See the Virtual Book Launch for David Bowie and Romanticism

If you weren’t able to join us for the virtual book launch for David Bowie and Romanticism (Palgrave Macmillan 2022), you can watch the recording below. Held live on location at Savvy Vinyl Records on 28 Laurie St. in Melbourne, FL. Many thanks to Michelle and Martha for their generosity hosting the book launch.

Many thanks to contributors Eric Pellerin, William Levine, Samuel Gladden, Aglaia Venters, Paul Rowe, Jennifer Lodine-Chaffey, and Julian Knox for their time and contributions, and to guests Sherry Truffin and Alicia Daily for their contributions and insights.

Support a working author by purchasing the book on his website or feed the corporation machine.

Virtual Book Launch for David Bowie and Romanticism

Check out the book and, if you like it, order the book.

Please join us for a virtual book launch for David Bowie and Romanticism on Saturday, September 17th, from 12:00 p.m. to 3:00 p.m. ET via Zoom and Instagram Live Feed @rock.and.romanticism. Contributors will be discussing their chapters.

I’ll be on location at the Melbourne, FL record store Savvy Vinyl Records. It’s a small, independent, woman-owned and operated business. 

Note that FL recently voted for permanent Daylight Savings Time. 

12:00-12:15 Introduction to the book and welcome to the event. Virtual walk through of Savvy Vinyl Records. 
12:15-12:30 Eric Pellerin, “Drug Use and Drug Literature from the Eighteenth Century to David Bowie”
12:35-12:50 William Levine, “Capitalist Co-optation, Romantic Resistance, and Bowie’s Allegorical Performance in Nicolas Roeg’s The Man Who Fell to Earth
12:55-1:10 Samuel Gladden, “‘Rebel Rebel’: Bowie as Romantic ‘Type’”
1:15-1:30 Aglaia Venters, “The Goblin King, Absurdity, and Nonbinary Thinking” 

1:35-1:50 Paul Rowe, “Relics of The Future: The Melancholic Romanticism of Bowie’s Berlin Triptych”
1:55-2:10 Jennifer Lodine-Chaffey, “’Blackstar’: David Bowie’s Twenty-First-Century Ars Moriendi
2:15-2:30 Julian Knox, “Too Late to Be Late Again: David Bowie, the Late 1970s, and Romanticism”
2:35-2:50 Julian and Jim talk about Romanticism and Heavy Metal
2:50-3:00 wrap up

If you’d like to join the Zoom session rather than watch on Instagram, please email me at jamesrovira (at) gmail (dot) com for the meeting ID and password. 

Read more about the book at https://jamesrovira.com/2022/09/02/david-bowie-and-romanticism/

David Bowie and Romanticism is now available for 20% off through October 17th. See The Bookstore for details.

David Bowie and Romanticism

David Bowie and Romanticism

Support the author by purchasing the book directly from him with the request “DBR” or by using the link below. Check out the bookstore for a special price through October 17th.

David Bowie and Romanticism

20% off until October 17th! Hardcover: regularly $119.00, on sale for $96.00, 4-6 week delivery. ebook: regularly $89.00, on sale for $53.00, direct from author $35.00! 48 hour delivery in .pdf format. David Bowie and Romanticism (Palgrave Macmillan, 2022) studies the life and work of David Bowie against the background of eighteenth- and nineteenth-century art and literature. The book is hardcover with library binding and acid resistant paper. Shipping included. HARDCOVER ORDER HERE. ISBN: 978-3-030-97622-4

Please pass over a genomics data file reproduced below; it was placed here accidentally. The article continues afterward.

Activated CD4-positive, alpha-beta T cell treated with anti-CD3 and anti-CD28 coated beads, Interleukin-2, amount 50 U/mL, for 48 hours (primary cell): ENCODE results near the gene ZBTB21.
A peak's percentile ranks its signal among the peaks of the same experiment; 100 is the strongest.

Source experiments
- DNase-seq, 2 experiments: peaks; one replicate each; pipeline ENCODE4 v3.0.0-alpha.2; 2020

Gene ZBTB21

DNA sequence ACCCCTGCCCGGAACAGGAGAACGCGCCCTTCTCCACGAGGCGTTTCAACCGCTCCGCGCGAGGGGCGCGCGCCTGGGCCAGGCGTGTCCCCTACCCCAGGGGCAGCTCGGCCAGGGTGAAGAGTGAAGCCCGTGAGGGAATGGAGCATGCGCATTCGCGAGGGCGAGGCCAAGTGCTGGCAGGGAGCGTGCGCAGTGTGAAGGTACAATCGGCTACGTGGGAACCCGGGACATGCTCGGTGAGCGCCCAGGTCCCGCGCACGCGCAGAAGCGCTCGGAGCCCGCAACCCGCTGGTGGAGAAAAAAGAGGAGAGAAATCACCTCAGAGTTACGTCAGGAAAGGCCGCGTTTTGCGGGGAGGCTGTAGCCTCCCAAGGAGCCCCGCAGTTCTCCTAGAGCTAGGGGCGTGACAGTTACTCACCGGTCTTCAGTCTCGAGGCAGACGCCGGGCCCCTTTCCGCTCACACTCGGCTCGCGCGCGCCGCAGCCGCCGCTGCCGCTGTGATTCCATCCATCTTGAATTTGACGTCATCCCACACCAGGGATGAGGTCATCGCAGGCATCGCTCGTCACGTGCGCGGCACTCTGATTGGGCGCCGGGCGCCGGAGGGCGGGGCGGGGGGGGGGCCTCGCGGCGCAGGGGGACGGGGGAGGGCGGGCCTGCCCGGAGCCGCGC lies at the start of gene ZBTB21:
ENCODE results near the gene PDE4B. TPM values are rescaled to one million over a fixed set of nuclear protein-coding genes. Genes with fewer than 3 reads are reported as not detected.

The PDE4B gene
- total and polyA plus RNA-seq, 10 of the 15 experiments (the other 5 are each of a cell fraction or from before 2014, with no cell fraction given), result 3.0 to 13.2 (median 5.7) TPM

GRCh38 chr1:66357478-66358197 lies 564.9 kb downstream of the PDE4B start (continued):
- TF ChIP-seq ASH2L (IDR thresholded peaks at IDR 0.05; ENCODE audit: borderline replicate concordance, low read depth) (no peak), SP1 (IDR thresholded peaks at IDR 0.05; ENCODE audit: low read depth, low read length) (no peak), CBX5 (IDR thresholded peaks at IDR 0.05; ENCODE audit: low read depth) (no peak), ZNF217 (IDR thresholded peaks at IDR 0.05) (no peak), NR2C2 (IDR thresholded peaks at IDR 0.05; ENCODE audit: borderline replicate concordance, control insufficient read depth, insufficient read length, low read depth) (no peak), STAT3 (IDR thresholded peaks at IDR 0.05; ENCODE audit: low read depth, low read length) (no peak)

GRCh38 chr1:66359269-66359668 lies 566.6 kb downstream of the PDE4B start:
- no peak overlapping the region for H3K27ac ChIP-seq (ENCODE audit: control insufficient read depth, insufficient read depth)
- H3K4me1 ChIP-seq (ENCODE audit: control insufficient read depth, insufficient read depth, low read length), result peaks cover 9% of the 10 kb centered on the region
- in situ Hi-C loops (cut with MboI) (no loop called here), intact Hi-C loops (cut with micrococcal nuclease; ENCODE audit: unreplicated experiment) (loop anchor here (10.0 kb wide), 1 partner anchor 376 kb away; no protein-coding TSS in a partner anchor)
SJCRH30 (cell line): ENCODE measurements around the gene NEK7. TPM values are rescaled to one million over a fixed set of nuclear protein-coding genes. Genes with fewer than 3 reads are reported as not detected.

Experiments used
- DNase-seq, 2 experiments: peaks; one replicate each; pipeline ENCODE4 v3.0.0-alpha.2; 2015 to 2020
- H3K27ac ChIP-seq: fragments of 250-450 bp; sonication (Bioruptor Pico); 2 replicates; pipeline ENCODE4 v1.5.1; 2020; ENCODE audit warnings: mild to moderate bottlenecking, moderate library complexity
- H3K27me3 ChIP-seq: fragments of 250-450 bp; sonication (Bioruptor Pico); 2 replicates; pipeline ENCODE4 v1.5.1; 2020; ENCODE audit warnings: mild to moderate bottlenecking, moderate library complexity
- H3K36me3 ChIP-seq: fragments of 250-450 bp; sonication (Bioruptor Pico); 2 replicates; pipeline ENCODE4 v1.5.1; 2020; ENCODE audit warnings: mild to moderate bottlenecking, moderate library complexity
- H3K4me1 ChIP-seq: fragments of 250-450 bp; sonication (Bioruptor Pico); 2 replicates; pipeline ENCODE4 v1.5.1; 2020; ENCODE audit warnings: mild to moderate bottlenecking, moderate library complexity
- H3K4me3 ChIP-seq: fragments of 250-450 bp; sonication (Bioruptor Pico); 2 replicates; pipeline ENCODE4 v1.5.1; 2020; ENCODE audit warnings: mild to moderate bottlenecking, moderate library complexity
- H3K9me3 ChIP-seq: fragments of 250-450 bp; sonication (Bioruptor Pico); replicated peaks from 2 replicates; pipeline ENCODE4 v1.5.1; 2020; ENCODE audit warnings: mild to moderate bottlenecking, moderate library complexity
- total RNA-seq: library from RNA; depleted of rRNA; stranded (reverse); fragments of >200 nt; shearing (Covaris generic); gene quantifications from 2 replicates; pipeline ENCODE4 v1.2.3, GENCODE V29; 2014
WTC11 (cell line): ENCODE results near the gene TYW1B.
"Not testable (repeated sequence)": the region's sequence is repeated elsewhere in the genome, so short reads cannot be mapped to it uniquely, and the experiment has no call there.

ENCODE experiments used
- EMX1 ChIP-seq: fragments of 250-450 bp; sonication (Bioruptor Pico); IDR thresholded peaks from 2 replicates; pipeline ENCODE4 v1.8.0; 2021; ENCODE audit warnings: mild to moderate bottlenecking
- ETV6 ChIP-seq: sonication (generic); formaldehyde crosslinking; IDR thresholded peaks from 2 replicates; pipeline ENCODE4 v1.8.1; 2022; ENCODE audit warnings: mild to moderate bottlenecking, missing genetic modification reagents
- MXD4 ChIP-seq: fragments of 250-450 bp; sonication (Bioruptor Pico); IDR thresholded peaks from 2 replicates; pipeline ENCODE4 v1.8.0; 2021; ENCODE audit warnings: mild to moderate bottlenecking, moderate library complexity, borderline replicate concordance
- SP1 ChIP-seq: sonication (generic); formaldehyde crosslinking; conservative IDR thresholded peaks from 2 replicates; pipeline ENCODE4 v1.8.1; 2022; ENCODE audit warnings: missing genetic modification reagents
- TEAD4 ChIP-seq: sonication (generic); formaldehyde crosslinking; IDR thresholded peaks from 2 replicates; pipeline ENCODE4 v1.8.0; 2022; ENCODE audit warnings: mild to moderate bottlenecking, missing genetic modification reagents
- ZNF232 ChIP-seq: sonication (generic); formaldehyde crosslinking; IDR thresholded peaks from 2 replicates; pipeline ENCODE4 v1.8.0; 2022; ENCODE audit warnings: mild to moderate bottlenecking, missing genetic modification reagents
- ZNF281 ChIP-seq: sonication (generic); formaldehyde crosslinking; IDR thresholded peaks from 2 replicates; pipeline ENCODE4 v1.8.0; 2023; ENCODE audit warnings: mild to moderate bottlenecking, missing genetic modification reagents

$96.00

I’m pleased to announce the release of David Bowie and Romanticism, an edited anthology that evaluates Bowie’s music, film, drama, and personae alongside eighteenth- and nineteenth-century poets, novelists, and artists. These chapters expand our understanding of both the literature studied and Bowie’s music, exploring the boundaries of reason and imagination and of identity, gender, and genre. This collection uses the conceptual apparata and historical insights provided by the study of Romanticism to provide insight into identity formation, drawing from Romantic theories of self to understand Bowie’s oeuvre and different periods of his career, and it discusses key themes in Bowie’s work to analyze what Bowie has to teach us about Romantic art and literature as well.

Chapters as follows:

  • Introduction: David Bowie and Romanticism, James Rovira, pp. 1-29
  • David Bowie and Romantic Androgyny, James Rovira, pp. 31-52
  • Negative Capability in Space: The Romantic Bowieverse, Shawna Guenther, pp. 53-68
  • Drug Use and Drug Literature from the Eighteenth Century to David Bowie, Eric Pellerin, pp. 69-86
  • Capitalist Co-optation, Romantic Resistance, and Bowie’s Allegorical Performance in Nicolas Roeg’s The Man Who Fell to Earth, William Levine, pp. 87-115
  • Too Late to Be Late Again: David Bowie, the Late 1970s, and Romanticism, Julian Knox, pp. 117-139
  • Relics of The Future: The Melancholic Romanticism of Bowie’s Berlin Triptych, Paul Steven Rowe, pp. 141-161
  • “Rebel Rebel”: Bowie as Romantic “Type,” Samuel Lyndon Gladden, pp. 163-184
  • The Goblin King, Absurdity, and Nonbinary Thinking, Aglaia Maretta Venters, pp. 185-213
  • 1. Outside as Bowie’s Gothic Technodrama: Fascism and the Irrational Near the Turn of the Millennia, James Rovira, pp. 215-255
  • “Blackstar”: David Bowie’s Twenty-First-Century Ars Moriendi, Jennifer Lillian Lodine-Chaffey, pp. 257-275
  • Back Matter, pp. 277-298

Individual chapter abstracts for David Bowie and Romanticism can be found on the publisher’s website, where you can order the book or individual chapters.

Check out my iTunes playlist for the book, which lists every song in the order in which it appears.

Cover art by Rebekah Rovira.

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